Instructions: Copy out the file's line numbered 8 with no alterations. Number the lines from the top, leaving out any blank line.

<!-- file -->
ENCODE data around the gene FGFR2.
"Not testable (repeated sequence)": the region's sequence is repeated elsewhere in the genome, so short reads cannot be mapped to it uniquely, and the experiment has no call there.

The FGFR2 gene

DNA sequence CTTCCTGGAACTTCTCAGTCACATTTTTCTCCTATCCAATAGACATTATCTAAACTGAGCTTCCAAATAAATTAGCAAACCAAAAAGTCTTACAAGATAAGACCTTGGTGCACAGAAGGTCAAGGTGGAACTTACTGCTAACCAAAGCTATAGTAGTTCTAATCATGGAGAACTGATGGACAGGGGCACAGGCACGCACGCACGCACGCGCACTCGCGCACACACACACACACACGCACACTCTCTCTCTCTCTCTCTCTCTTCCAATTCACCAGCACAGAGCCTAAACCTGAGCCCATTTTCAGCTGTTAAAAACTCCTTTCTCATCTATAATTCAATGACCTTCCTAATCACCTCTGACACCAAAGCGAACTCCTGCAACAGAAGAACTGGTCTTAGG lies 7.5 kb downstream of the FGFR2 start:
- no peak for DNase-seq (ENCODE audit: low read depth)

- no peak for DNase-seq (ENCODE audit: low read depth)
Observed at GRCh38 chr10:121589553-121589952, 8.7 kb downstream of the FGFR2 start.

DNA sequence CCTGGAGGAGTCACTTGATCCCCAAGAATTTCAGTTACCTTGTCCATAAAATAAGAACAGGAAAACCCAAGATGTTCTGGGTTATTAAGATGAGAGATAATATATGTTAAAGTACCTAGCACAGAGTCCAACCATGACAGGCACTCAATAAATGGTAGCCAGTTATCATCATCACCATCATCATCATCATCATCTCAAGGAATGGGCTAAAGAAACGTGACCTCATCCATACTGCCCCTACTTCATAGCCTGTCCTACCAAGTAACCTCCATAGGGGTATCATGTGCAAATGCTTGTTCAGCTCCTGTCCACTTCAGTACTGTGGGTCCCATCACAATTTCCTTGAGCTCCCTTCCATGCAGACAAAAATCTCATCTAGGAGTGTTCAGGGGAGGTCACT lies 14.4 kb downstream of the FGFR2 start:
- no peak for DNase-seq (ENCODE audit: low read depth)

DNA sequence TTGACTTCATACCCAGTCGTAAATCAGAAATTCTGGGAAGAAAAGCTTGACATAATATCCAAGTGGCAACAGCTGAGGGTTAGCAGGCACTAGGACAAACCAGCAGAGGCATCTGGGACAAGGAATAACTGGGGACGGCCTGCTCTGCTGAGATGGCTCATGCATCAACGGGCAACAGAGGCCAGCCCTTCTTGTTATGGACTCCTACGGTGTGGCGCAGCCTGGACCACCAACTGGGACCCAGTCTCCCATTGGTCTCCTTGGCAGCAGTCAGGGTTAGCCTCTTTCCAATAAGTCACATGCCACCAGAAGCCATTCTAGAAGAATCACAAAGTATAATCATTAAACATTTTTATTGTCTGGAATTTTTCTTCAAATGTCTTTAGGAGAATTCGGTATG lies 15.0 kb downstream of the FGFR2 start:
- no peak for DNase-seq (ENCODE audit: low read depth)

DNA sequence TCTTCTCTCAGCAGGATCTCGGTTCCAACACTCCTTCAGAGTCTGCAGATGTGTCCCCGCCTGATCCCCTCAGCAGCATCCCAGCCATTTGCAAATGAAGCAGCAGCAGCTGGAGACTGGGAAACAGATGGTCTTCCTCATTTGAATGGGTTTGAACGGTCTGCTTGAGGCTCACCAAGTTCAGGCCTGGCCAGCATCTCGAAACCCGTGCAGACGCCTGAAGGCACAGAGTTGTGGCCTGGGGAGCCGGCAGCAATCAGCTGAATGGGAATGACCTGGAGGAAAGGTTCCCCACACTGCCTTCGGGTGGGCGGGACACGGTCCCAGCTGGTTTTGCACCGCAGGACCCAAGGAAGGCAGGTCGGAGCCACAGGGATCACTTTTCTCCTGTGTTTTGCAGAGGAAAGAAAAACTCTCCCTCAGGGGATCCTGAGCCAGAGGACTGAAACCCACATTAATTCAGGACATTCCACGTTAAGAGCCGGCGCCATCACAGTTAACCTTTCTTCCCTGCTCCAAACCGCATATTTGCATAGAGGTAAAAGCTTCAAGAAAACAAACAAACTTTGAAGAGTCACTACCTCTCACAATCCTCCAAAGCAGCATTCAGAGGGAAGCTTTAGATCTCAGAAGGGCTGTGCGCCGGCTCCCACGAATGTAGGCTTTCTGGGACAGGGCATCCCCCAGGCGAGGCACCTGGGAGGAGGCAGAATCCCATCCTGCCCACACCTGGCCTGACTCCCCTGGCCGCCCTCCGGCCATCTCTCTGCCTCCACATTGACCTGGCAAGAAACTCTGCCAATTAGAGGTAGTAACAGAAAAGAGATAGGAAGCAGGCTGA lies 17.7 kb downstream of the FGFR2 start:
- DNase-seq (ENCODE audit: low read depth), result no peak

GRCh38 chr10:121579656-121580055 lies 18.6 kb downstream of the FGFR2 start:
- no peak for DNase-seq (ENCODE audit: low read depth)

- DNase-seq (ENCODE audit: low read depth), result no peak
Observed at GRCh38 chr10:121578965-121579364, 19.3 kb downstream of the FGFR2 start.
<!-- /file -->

DNA sequence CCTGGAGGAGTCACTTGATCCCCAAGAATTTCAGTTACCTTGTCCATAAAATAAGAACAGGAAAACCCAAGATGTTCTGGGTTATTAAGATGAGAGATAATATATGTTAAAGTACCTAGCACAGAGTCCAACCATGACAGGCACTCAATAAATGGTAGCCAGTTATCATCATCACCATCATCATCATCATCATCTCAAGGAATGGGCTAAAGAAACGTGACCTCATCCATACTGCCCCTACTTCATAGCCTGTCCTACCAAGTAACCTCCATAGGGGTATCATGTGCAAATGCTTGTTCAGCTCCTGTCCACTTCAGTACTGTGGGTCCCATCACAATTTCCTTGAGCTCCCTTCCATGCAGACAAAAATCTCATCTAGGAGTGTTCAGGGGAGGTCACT lies 14.4 kb downstream of the FGFR2 start: